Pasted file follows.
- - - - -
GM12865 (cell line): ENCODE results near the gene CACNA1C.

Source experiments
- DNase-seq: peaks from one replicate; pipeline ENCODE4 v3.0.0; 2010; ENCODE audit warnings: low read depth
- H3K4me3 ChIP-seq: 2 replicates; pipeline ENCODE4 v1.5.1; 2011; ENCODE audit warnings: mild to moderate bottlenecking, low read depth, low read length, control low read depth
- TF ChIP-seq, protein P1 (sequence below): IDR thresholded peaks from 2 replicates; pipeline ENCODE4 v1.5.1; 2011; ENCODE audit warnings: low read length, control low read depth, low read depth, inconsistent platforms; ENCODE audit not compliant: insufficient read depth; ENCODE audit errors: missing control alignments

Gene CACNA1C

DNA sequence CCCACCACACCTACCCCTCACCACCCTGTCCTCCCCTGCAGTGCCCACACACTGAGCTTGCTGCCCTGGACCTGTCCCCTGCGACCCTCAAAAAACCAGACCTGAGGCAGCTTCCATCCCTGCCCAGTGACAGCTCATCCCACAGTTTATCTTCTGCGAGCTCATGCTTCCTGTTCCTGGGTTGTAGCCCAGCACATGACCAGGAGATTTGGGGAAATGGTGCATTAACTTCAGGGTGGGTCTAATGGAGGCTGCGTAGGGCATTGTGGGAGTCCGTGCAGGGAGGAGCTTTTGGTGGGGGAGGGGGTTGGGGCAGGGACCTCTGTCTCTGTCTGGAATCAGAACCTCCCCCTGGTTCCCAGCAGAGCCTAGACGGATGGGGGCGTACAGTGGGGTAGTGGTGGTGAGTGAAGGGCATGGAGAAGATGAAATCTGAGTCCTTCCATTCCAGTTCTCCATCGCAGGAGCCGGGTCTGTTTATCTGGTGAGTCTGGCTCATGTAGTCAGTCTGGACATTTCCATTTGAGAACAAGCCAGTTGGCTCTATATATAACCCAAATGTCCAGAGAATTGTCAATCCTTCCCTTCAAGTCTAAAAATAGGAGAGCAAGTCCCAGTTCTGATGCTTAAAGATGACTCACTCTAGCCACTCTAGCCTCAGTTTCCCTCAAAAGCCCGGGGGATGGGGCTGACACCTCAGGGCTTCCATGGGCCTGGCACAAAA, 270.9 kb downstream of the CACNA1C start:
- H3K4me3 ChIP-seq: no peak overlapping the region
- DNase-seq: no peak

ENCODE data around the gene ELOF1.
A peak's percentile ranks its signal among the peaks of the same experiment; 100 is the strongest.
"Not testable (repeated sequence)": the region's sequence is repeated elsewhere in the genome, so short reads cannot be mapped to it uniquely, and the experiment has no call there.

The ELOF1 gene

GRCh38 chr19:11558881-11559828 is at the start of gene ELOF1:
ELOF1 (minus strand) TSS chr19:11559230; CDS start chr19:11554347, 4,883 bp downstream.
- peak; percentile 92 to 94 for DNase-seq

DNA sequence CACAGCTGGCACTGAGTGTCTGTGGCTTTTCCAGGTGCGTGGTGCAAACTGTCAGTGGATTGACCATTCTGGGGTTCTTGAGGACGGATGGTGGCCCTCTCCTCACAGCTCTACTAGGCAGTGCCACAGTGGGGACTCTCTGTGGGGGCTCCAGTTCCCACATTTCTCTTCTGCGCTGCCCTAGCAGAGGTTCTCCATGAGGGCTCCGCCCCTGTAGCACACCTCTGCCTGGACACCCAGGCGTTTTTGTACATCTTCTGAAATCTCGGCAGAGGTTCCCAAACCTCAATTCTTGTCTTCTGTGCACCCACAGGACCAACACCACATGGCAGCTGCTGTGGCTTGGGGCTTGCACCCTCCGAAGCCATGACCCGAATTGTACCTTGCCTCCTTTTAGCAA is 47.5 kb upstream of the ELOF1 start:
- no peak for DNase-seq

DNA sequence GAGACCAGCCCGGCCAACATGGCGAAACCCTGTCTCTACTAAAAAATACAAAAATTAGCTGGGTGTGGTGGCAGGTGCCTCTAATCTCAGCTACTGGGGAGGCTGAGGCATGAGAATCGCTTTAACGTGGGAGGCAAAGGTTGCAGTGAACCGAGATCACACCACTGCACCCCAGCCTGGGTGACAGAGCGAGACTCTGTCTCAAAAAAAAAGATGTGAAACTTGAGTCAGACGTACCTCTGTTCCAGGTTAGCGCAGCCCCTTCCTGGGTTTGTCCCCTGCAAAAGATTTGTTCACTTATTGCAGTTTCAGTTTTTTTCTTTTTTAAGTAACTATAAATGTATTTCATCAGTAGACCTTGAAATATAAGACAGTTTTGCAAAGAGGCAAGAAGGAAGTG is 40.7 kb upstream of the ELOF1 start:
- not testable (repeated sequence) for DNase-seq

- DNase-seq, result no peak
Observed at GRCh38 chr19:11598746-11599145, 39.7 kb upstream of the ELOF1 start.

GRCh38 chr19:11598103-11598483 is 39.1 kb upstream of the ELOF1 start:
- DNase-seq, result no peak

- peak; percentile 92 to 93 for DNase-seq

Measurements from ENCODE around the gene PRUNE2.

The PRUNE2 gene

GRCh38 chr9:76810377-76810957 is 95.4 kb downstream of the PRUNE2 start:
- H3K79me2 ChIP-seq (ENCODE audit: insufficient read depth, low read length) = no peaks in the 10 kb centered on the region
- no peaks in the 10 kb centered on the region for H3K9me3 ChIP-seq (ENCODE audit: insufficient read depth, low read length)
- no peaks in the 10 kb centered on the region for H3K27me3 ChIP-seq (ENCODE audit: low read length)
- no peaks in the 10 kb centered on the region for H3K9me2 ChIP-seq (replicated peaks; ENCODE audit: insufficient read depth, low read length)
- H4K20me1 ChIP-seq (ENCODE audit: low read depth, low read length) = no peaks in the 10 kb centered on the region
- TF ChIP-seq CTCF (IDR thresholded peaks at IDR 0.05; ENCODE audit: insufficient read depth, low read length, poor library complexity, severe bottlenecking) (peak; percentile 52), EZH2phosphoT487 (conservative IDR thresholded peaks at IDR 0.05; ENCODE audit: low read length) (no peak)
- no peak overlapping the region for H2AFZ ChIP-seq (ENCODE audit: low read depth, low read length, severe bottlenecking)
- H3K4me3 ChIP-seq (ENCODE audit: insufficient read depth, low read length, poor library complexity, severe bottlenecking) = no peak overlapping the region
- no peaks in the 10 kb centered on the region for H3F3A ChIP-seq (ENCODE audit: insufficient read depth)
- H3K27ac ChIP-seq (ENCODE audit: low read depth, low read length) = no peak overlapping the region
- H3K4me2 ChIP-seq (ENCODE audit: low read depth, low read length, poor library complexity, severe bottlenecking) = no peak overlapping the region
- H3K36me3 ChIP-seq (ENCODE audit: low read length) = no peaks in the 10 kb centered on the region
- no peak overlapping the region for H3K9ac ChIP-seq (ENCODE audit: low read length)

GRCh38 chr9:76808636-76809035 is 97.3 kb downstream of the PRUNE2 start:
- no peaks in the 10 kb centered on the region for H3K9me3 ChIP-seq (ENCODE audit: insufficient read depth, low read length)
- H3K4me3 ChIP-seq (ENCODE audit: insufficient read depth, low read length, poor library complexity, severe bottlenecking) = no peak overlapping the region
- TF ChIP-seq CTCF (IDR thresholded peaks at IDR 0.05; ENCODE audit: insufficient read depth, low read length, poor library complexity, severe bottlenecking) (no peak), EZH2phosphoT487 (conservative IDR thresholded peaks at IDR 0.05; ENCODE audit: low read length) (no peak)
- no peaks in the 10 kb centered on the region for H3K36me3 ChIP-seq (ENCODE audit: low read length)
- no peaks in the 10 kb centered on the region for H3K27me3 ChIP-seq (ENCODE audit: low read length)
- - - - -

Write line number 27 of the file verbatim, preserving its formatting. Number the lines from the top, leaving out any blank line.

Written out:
The PRUNE2 gene